And the New Girls Said…

And the New Girls Said…

Well, hello there! Greetings and Salutations! Welcome! It’s lovely to meet you!

…what’s that?

Who are we?

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Well, in the most basic of answers: we are Tracy and Joc. We are sisters, we are wives and mothers, and we love to make things with our own two hands.

You will, however, allow me to wax a bit more poetic on the topic.

We are two of four very close-knit sisters. We are both married to wonderful men and we each have ourselves a small and adorable kid. We are devoted wholeheartedly to our families and to their care. This means we spend long (and sometimes thankless) hours trying to find the best way to make “healthy” mean the same as “delicious”, we like to strive for green and natural if we can, and if we think we can make something at least as good as what we can buy in the store, then we’re definitely going to try.

Despite our lofty ideals, however, we are not — and do not subscribe to the myth of — Super Moms. Our houses are not ultra-organized. Our families do not only eat organic. We did not cloth diaper our children. We suffer moments of frustration and rage and anguish and despair, just like any other parent, and we occasionally lean on the promise of a “Victory Lap drink” (you know… when the kids finally go to bed). But even though we do not belong in the ranks of Martha Stewart, we do place the highest priority on making sure our families get the best of us.

All parents have their ways of staying glued together in the face of the hurricane that is parenthood, and the reason we are not a pair of gibbering messes is largely due to the fact that we are have supportive husbands who give us time to indulge in creative outlets. We have a passion for arts and crafts and a weakness for pretty things, and if we don’t each have some kind of a project half-finished somewhere in the corners of our homes, then it’s only because we’re just about to start one. We are mostly self-taught and love the conquest of learning a new skill if we hit a roadblock, and if you’ve ever googled the phrase “How to make…”, then we will all get along splendidly.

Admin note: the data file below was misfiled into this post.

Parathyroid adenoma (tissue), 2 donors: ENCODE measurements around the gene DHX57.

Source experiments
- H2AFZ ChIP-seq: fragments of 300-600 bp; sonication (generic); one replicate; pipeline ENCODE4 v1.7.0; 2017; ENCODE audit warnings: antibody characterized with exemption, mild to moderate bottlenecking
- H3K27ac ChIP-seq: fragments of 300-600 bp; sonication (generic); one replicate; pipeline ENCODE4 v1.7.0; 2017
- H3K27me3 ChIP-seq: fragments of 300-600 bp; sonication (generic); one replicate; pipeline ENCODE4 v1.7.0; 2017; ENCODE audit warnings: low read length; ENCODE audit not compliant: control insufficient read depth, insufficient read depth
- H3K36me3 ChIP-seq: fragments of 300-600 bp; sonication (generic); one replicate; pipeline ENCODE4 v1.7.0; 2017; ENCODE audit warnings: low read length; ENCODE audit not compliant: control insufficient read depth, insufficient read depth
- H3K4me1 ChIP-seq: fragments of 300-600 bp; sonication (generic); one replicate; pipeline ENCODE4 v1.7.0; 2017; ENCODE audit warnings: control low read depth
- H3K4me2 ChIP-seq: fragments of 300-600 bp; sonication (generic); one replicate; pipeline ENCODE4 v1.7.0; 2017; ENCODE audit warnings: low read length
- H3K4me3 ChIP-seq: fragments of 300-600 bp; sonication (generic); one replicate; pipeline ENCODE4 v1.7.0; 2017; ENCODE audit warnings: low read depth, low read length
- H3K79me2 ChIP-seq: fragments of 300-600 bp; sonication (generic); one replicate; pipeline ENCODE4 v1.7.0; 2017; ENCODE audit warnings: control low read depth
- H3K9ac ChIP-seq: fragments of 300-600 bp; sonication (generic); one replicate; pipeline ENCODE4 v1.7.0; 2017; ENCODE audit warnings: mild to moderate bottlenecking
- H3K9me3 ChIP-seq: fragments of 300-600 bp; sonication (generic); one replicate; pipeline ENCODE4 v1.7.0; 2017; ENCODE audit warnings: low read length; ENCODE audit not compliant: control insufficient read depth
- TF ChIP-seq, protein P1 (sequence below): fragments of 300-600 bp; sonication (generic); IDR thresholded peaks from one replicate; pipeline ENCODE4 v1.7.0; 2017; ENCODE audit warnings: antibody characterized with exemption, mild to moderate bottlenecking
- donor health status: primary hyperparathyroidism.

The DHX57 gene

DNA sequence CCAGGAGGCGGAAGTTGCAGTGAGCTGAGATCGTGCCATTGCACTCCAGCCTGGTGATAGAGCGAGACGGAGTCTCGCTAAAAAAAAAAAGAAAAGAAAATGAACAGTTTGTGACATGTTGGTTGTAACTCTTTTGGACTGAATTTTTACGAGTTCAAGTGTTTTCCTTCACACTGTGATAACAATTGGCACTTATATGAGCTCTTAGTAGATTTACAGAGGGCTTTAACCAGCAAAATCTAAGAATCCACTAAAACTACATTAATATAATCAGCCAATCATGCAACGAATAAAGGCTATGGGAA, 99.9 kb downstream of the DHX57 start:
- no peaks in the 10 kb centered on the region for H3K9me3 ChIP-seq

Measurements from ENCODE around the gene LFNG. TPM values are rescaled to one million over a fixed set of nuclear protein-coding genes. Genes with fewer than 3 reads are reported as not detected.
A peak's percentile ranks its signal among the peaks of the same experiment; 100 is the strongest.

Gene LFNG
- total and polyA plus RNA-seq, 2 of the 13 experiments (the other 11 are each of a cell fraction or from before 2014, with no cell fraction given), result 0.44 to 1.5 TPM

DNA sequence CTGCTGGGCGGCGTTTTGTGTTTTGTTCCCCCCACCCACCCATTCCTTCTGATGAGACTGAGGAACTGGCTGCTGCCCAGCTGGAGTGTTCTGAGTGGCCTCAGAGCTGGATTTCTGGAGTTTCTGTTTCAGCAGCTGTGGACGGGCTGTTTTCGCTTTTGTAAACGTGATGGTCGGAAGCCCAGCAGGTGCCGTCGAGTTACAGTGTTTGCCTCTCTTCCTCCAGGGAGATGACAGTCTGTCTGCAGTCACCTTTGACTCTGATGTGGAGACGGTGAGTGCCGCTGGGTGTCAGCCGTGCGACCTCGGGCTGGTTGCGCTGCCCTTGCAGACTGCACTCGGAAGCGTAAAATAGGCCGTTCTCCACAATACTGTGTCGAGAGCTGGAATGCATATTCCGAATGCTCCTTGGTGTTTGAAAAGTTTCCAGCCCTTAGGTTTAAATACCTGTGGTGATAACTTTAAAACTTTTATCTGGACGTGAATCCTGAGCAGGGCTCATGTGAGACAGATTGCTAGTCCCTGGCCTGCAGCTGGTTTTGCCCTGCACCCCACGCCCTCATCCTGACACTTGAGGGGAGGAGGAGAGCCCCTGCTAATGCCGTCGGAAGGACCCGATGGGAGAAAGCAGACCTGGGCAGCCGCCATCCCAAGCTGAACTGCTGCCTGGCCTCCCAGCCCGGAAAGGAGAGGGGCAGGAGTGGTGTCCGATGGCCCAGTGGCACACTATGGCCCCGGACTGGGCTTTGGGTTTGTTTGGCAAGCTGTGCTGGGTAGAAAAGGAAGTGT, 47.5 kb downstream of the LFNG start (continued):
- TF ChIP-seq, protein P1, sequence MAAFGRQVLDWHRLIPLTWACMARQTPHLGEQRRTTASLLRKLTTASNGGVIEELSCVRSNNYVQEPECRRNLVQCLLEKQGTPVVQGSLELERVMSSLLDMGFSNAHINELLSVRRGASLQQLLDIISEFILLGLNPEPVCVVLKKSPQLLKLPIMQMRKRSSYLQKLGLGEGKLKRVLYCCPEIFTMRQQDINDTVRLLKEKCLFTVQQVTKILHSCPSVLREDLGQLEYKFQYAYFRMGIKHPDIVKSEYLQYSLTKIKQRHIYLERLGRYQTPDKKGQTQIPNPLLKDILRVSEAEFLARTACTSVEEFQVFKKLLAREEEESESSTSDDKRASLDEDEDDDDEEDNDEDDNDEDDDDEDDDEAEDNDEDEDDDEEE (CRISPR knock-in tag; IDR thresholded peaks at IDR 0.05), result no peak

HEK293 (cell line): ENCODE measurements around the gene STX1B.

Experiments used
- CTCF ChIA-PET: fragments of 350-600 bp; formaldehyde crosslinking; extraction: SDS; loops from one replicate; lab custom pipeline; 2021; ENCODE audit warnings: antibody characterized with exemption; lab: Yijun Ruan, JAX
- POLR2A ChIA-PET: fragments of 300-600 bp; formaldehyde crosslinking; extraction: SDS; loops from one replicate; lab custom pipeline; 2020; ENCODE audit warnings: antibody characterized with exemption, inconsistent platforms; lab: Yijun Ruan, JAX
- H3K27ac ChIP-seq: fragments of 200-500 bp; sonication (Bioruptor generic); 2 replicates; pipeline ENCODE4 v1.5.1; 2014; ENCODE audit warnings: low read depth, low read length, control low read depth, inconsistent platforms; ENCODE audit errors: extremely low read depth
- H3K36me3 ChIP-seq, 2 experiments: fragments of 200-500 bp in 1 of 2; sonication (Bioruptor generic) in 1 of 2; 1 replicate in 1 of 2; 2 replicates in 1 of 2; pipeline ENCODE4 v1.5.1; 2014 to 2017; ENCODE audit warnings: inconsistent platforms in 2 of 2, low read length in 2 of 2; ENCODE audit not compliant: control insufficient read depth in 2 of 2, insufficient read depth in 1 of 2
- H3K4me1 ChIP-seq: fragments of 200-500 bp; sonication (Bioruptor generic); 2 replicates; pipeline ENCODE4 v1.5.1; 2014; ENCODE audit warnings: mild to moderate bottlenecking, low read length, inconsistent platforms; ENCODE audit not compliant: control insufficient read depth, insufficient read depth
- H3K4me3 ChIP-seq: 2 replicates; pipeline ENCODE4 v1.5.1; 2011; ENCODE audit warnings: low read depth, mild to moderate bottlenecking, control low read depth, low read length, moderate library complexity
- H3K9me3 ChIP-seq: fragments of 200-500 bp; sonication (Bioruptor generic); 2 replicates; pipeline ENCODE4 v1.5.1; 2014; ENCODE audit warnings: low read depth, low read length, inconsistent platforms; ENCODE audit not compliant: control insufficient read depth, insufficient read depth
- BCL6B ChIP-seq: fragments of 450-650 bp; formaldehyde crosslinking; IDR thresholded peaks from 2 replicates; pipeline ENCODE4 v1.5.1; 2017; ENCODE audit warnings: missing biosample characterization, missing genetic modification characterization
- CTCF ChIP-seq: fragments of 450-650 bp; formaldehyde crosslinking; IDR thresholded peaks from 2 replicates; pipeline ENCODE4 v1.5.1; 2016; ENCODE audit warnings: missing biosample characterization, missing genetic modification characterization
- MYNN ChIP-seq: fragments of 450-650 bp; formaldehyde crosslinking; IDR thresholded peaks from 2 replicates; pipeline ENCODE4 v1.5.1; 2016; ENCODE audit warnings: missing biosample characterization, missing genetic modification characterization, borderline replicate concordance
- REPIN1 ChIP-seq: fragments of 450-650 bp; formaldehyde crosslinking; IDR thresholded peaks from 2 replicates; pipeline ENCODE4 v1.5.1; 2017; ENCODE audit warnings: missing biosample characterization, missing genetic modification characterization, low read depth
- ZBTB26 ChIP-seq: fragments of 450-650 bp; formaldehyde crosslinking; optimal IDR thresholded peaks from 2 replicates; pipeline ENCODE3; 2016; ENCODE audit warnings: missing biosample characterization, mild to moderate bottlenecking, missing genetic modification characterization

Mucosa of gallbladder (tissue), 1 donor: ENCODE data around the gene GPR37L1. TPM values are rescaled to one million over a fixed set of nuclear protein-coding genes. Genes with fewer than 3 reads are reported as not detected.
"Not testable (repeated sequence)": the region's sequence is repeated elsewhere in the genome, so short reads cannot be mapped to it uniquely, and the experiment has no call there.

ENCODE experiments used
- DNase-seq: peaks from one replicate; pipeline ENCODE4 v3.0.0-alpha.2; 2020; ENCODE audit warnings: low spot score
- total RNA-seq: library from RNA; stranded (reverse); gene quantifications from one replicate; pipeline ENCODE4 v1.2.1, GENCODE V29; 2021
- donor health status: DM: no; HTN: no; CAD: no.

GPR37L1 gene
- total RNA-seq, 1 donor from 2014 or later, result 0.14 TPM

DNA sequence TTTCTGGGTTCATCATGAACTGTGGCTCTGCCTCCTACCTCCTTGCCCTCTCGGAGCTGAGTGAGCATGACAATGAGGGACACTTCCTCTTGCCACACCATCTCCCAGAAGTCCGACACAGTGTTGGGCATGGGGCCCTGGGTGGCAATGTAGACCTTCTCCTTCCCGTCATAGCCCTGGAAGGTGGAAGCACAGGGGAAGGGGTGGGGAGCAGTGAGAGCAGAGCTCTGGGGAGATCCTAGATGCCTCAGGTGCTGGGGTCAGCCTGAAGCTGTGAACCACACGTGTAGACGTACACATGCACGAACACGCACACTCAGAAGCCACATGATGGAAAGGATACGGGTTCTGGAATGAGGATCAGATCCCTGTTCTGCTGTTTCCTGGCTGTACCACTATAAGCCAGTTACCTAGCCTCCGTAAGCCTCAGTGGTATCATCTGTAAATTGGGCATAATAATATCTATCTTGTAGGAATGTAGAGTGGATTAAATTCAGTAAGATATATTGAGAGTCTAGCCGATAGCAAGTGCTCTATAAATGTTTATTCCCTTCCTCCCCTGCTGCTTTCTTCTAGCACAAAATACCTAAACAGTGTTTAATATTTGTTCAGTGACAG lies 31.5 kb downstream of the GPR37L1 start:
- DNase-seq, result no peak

How did we get into crafting?

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Tracy’s artistic genius shows itself at an early age.

Tracy and I came from the kind of home that facilitated craftiness: lots of kids, a stay-at-home Mom who sewed and baked and knitted a bit, and an abundance of glue, paper, crayons, and “How To” books. One of my favorite things to do when I was a kid was to pore over the pages of our “Make & Do” edition of the Childcraft series and do my best to replicate the projects therein. I also liked to try and knit (though my laborious efforts barely amounted to more than a crooked and holey square), and to sew using Mom’s old Singer that she had shown us all how to use. Baking was always something I wanted to do and pestered Mom to let me as often as I could, even going so far as to try it on my own before she was out of bed in the morning, an experiment that was never successful nor applauded. However, by the time I was eight or nine, I was turning out perfect sponge cakes and chocolate chip cookies beyond reproof. I was — and pretty much am now — a dabbler. It didn’t really matter to me what I was making; I just liked to create.